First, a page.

We’ve seen some noisy, wobbly econ data in the past few months, but on balance it’s been mostly positive.
In a new note, Vincent Reinhart says real GDP for the fourth quarter of 2013 is now tracking 3.7%, which means full year growth is at 2.9 per cent.
And that’s about where it’s going to remain for a while.
“The economy has apparently entered a growth channel centered around that  pace, fuelled by momentum in domestic spending now that the impediments of fiscal drag and financial-crisis fallout are largely behind us,” Reinhart writes. “The question for the outlook is whether the US economy is in a new growth channel or is en route to even brisker expansion. For now, we stand by our call that this is about as good as it gets.”
Reinhart looks at this in the context of what the Fed will do next — and the answer is that they will say this was what they were expecting all along and continue with the plan to slowly unwind its bond-buying program.
“Fed officials likely view the most recent employment report similarly to the Morgan Stanley US economics team, as best smoothed away by averaging across many other robust readings,” he explains. He adds, “Expect the Fed to remind everyone that they were expecting this pickup in growth all along given their long-held view that it will be appropriate to keep the policy rate low well into 2015.”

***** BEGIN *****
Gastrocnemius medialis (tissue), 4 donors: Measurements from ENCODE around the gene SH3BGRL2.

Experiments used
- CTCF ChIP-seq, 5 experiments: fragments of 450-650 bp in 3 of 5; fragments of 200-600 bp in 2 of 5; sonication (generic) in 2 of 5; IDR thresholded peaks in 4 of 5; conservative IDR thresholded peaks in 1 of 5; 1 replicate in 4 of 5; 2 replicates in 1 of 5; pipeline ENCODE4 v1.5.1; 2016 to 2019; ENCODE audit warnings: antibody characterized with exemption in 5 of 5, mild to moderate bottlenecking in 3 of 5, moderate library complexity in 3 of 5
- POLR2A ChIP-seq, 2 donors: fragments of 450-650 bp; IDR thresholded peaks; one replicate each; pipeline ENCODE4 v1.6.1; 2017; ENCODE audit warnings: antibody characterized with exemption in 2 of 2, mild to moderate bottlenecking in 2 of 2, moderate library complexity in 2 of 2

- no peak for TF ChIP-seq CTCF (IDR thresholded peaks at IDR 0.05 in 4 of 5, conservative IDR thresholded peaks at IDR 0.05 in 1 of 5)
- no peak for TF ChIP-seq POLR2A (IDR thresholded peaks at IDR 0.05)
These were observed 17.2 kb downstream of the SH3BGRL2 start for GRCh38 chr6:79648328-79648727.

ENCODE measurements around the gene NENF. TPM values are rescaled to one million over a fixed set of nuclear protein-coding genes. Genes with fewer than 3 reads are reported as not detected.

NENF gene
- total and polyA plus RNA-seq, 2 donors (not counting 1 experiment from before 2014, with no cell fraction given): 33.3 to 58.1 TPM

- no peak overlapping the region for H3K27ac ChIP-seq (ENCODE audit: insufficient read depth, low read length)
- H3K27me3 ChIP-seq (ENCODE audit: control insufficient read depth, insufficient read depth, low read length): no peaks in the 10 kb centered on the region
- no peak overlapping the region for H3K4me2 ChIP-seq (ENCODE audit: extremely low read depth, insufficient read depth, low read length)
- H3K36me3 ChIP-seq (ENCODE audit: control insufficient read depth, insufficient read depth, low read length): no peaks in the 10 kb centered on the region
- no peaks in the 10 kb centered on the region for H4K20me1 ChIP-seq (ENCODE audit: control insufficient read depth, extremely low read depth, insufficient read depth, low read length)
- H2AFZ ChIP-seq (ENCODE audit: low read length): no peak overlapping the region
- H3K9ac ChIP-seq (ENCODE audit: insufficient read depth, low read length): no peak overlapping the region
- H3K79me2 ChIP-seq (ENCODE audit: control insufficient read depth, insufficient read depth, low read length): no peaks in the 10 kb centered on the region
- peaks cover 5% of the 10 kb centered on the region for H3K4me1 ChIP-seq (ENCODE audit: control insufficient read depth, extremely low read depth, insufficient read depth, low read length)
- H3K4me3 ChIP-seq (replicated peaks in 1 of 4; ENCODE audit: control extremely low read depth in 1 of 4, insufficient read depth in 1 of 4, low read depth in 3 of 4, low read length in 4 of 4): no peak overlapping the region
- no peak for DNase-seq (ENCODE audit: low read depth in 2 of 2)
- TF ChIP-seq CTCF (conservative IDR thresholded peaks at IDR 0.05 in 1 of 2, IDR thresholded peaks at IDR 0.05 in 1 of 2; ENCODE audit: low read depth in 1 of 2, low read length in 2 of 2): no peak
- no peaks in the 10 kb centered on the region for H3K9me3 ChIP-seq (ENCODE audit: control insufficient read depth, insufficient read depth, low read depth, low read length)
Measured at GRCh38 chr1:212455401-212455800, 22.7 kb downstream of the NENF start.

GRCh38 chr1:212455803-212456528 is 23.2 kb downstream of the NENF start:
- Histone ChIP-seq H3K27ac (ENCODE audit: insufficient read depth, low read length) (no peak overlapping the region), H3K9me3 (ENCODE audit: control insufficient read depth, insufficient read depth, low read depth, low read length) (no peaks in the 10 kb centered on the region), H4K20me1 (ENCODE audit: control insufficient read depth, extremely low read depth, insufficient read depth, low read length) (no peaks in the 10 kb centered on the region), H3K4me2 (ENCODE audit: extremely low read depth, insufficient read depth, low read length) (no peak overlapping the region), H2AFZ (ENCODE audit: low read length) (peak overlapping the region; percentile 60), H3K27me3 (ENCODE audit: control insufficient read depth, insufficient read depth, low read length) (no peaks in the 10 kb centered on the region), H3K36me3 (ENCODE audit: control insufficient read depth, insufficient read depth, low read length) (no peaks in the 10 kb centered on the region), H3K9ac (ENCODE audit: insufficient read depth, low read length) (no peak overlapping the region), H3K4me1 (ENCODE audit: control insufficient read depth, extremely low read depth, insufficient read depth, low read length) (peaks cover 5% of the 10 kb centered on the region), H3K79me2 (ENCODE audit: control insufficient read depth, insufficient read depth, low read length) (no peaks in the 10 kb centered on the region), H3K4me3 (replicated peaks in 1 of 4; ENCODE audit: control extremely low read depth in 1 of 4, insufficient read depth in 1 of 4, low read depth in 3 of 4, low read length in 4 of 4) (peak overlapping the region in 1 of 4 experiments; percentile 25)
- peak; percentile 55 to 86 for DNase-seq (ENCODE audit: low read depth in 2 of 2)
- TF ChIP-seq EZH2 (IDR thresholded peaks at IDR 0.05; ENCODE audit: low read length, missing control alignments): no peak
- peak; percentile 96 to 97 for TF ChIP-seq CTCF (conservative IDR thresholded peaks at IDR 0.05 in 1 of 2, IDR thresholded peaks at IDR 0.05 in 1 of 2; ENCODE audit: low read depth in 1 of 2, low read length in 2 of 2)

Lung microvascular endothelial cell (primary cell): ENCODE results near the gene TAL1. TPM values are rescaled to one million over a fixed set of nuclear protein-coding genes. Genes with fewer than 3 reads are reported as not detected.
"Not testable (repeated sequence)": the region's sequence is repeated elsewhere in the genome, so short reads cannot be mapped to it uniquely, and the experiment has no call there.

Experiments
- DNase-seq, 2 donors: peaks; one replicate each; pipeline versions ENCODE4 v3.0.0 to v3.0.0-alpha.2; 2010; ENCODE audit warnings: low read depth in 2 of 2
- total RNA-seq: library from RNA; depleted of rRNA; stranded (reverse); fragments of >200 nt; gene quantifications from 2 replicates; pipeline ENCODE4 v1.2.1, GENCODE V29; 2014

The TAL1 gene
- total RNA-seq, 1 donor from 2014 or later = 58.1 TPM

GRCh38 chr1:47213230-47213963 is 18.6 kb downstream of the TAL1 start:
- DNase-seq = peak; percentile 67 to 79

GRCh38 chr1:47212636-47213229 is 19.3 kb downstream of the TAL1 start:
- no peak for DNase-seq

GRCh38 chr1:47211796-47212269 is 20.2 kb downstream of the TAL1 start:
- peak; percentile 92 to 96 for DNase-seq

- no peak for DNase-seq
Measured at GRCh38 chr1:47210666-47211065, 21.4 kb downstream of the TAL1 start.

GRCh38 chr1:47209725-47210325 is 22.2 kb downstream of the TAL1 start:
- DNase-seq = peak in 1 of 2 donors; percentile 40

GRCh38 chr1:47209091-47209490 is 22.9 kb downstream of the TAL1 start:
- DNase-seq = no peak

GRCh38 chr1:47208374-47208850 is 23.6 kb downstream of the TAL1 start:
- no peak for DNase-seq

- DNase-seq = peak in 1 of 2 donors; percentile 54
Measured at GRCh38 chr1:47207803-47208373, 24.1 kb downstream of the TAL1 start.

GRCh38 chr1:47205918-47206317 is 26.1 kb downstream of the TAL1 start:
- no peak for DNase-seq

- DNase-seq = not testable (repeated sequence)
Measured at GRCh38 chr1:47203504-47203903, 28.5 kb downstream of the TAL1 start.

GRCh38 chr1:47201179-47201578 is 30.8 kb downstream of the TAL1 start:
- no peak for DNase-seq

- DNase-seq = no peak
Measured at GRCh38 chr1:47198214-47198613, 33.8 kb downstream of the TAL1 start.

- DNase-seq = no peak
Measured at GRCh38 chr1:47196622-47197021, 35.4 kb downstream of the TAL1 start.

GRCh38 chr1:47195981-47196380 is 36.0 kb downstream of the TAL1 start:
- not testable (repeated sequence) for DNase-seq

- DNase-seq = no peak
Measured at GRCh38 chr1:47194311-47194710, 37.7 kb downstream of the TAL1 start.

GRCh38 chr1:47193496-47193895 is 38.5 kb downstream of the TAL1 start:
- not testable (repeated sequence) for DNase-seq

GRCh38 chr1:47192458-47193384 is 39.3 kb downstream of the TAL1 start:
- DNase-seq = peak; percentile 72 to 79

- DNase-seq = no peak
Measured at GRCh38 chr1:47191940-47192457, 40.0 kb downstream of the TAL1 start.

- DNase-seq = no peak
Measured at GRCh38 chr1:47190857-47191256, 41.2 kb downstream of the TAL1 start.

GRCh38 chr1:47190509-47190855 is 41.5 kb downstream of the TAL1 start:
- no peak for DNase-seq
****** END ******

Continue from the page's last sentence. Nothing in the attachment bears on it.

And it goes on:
Reinhart also notes that new Fed Chair Janet Yellen will give her first-ever semiannual testimony on monetary policy on or before February 20th. She will likely take the opportunity to show that accommodative policy has had very little impact on inflation, and thus defend its continued implementation, he says:
“Important in that portrayal will be policy advice gotten from the Fed Board staff model. Inflation moves glacially slow in that model. Launching simulations with PCE inflation running around 1 per cent virtually guarantees the conclusion that the policy rate can stay at zero for a very long time.
“This gives Yellen the opportunity to focus almost exclusively on price stability as the critical Fed pursuit — a pursuit that must be defended symmetrically from below and above — and still argue for continued policy accommodation.”
The Federal Open Market Committee will announce its latest decision next Wednesday at 2 p.m. ET.
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